While on a roadtrip recently to visit with family, we stopped for lunch and ended up getting into a political debate. Surprisingly it wasn’t just my husband and I that were debating, our two children joined in as well. Between the four of us, we were getting quite loud and I had to remind my family that were weren’t the only ones in the restaurant. This brought to mind a certain quote from an interview of Richard’s:
“I find New Yorkers incredibly engaging. They’re like Parisians …cool and confrontational, in a good way, in a good way, like they like a good debate. …you walk into a restaurant and it’s not full of people silently sitting in front of each other like it can be in England; it’s full of people pointing fingers in each other’s faces having a really good political debate, or whatever.”
Our debate took place in a Midwestern McDonald’s but that seems fitting, in an All-American kind of way.
It was kind of ironic seeing as how I’d spent the majority of the trip trying to avoid controversial discussions, as I always do during gatherings with extended family. So it struck me as funny that it came pouring out over a quick meal of cheeseburgers with my husband and kids. I guess I feel safest with them and know that whatever I say won’t cause them to treat me differently afterwards.
Once upon a time I’d throw my opinions in the ring with the best of them, but I always walked away feeling badly. I let my passions get the best of me and either offended who I was conversing with or walked away feeling bitter because I was offended myself.
These days I prefer more an exchange of ideas rather than an actual debate. I don’t need to be right but I do need my conversation partners to be willing to entertain various viewpoints.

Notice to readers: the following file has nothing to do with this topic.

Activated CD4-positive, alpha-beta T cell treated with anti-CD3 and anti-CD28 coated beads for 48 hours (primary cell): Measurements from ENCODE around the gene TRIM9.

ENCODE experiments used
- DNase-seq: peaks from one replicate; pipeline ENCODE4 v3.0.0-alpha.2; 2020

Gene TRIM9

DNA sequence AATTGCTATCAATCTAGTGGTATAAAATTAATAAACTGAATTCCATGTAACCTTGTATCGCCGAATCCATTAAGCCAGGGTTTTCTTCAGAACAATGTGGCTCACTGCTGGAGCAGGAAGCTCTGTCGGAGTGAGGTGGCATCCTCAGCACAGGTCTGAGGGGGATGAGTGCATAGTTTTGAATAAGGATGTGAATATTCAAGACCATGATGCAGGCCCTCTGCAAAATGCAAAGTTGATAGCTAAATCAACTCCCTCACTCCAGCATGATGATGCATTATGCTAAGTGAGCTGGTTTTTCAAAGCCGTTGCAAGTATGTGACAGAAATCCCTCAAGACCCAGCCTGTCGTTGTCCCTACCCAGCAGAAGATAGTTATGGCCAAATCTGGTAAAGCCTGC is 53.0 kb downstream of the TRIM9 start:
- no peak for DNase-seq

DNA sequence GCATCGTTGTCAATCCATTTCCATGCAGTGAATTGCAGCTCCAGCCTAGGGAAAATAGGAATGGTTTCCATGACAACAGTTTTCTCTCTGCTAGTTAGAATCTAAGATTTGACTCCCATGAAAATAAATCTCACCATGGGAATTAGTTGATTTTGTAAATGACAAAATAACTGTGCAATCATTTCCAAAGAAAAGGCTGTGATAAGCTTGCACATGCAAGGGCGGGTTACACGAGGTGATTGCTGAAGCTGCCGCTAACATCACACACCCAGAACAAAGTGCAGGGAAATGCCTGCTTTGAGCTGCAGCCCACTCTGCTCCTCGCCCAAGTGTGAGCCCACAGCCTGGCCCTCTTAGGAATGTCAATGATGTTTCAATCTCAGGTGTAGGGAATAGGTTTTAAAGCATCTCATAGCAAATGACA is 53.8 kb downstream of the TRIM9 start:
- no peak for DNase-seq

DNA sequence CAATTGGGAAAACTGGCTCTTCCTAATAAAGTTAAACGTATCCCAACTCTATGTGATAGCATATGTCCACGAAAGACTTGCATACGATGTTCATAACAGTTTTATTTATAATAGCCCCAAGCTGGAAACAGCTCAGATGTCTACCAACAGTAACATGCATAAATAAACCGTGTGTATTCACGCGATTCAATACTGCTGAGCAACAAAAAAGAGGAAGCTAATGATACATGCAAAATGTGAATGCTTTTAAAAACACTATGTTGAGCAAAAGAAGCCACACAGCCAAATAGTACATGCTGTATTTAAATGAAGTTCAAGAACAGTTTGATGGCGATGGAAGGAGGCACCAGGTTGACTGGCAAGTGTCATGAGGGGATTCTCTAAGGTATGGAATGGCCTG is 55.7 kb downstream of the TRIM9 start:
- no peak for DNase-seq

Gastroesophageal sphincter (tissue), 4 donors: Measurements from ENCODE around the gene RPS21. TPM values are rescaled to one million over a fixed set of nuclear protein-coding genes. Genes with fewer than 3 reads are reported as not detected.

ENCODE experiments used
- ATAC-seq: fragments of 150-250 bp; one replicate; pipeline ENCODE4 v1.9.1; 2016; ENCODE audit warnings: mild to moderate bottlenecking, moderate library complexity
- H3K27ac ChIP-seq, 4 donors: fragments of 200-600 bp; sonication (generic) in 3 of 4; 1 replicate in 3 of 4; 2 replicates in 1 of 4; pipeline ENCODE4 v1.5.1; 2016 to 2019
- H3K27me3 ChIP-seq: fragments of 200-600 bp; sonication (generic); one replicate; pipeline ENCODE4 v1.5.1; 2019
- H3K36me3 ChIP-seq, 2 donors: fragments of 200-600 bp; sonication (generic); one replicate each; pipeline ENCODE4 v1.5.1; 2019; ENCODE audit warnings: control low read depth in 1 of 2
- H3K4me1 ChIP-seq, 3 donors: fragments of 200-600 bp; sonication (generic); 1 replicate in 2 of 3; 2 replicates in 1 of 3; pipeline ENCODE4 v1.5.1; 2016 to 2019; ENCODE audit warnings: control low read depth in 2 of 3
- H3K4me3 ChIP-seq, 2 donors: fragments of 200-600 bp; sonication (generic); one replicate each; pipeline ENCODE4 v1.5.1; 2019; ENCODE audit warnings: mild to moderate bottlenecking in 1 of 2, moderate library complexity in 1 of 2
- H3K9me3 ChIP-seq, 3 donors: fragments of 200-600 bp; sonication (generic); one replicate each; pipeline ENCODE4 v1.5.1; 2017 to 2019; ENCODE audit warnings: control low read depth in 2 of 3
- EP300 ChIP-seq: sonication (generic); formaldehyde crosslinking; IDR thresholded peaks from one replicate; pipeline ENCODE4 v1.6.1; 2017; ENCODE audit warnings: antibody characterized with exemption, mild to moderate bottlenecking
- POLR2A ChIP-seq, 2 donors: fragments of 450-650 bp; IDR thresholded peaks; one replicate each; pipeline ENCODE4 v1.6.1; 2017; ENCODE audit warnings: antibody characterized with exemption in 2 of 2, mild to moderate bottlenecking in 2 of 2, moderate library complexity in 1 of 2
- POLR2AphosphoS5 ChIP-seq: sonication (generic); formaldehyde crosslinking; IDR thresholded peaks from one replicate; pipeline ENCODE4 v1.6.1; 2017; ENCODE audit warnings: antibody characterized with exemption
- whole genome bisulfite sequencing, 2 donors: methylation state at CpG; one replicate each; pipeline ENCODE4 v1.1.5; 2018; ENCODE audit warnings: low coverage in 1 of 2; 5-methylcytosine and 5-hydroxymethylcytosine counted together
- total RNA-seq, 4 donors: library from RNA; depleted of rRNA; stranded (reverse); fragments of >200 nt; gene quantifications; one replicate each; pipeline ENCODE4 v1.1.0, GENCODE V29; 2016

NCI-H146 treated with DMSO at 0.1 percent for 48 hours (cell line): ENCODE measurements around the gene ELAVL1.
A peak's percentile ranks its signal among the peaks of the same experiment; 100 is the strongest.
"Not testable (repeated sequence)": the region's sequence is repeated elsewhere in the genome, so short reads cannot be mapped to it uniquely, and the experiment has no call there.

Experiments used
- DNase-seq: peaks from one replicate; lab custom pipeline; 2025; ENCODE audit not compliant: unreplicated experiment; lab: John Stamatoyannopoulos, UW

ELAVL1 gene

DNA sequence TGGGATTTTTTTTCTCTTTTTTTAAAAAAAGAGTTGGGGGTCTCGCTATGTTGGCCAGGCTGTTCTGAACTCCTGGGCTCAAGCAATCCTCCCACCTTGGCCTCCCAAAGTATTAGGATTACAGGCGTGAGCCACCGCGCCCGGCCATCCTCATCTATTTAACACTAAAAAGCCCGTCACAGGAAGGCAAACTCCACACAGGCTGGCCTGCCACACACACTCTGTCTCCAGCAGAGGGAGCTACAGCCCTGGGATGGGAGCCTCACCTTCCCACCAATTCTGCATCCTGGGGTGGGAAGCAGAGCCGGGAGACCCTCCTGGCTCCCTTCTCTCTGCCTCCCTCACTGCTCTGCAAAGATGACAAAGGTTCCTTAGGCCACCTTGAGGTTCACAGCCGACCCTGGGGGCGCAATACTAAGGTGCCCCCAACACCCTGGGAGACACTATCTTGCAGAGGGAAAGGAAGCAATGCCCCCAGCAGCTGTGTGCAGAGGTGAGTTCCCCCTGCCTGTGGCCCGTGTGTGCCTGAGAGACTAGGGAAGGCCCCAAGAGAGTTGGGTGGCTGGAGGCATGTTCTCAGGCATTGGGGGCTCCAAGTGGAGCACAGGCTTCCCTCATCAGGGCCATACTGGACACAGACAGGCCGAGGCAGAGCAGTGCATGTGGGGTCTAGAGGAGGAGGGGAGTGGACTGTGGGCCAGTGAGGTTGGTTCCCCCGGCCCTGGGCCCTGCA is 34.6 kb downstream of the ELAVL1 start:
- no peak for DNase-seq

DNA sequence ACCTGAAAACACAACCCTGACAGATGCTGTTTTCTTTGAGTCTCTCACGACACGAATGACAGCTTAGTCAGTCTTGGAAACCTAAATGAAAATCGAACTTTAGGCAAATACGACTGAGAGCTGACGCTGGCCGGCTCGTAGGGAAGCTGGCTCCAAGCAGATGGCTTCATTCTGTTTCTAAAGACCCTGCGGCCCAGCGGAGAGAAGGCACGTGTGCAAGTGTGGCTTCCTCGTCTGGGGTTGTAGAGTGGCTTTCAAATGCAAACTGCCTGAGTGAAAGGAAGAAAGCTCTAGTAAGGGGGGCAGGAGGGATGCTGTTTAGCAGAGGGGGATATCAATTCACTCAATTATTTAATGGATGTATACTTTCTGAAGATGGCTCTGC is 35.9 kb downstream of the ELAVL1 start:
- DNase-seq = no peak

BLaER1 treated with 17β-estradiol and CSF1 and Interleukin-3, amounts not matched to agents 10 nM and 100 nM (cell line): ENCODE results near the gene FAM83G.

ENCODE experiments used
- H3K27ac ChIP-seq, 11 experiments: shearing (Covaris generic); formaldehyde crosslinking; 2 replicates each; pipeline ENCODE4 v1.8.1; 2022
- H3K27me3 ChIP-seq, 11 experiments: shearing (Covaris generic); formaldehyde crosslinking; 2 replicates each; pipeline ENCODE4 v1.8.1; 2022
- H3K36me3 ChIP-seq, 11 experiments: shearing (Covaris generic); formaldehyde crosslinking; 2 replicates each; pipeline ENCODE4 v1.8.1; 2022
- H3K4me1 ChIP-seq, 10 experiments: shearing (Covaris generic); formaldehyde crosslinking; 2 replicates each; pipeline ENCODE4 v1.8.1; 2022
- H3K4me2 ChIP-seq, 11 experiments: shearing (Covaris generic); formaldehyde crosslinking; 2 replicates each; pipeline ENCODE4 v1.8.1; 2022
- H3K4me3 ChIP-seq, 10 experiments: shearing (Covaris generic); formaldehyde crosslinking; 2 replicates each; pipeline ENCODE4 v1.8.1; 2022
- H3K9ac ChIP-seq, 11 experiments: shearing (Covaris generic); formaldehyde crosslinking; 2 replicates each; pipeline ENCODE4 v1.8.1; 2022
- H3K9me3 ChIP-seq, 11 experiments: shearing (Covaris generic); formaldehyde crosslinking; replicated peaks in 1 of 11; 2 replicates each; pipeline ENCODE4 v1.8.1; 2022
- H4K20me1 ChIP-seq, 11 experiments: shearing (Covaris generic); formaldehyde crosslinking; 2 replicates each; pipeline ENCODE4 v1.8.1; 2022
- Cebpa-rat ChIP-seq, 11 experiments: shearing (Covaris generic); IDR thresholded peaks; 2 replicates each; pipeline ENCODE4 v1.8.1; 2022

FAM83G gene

All in all, I try to bow out of heated discussions during Holiday get-togethers whenever (and however) possible.
The risk to personal relationships, not to mention my own peace of mind, isn’t worth it to me in the long run. If you need me, I’ll be at the kid’s table; the “grown up” table is overrated.
6 thoughts on “Do You Want Fries with That?”
glad you survived the extended family gathering and sounds like fun times with your own, it is nice when a good debate engages even the kids 🙂 Parents who talk about stuff with kids are great 🙂 Wish i had that kind, not so lucky.
RA obviously hasn’t been around the pubs i hang around in in London 😉 or any of my friends 😉
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my mom was always pretty open with me about things but most of the time it was only her opinion, the hows and whys of the situation weren’t really explained. I try to touch upon both sides of an issue when talking with my own kids. they know which side I fall on but I try to let them know that they don’t have to agree with me.
I can’t really imagine Richard taking part in a boisterous finger-pointing discussion. sometimes you have to jump in and talk over people, which I don’t think he could do.
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To me the thing about arguing with family is that I will pull back because I know they will be with me until they die or I die, whichever comes first. I don’t necessarily feel that way about other relationships (and it doesn’t mean I haven’t had some rip roaring fights with family members). I have had friends where we’ve had a sort of consensus about themes we will avoid because they make us fight.
my brother’s wife and my husband adhere to the unspoken rule, set by the rest of us, not to discuss anything political during family gatherings b/c they’re on opposite sides of the political sphere. she gets a rush from the arguing, throwing in taunts like it’s a game, while my husband wants to have an informative discussion. it just results in everyone talking over one another and nobody really listening.
Yeah… I like to pick my battles, I’m not a confrontational person myself either, more of a ‘peacemaker’. Sometimes, however, I will go all the way in argument… and in then end agree to disagree without too many hard feelings… hopefully.
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the thing about “agreeing to disagree” though, is that the other person needs to be agreeable. if they’re not, then I end up being the one to swallow my pride and concede to keep the peace. if I’m always the one doing that, then I might as well just stay quiet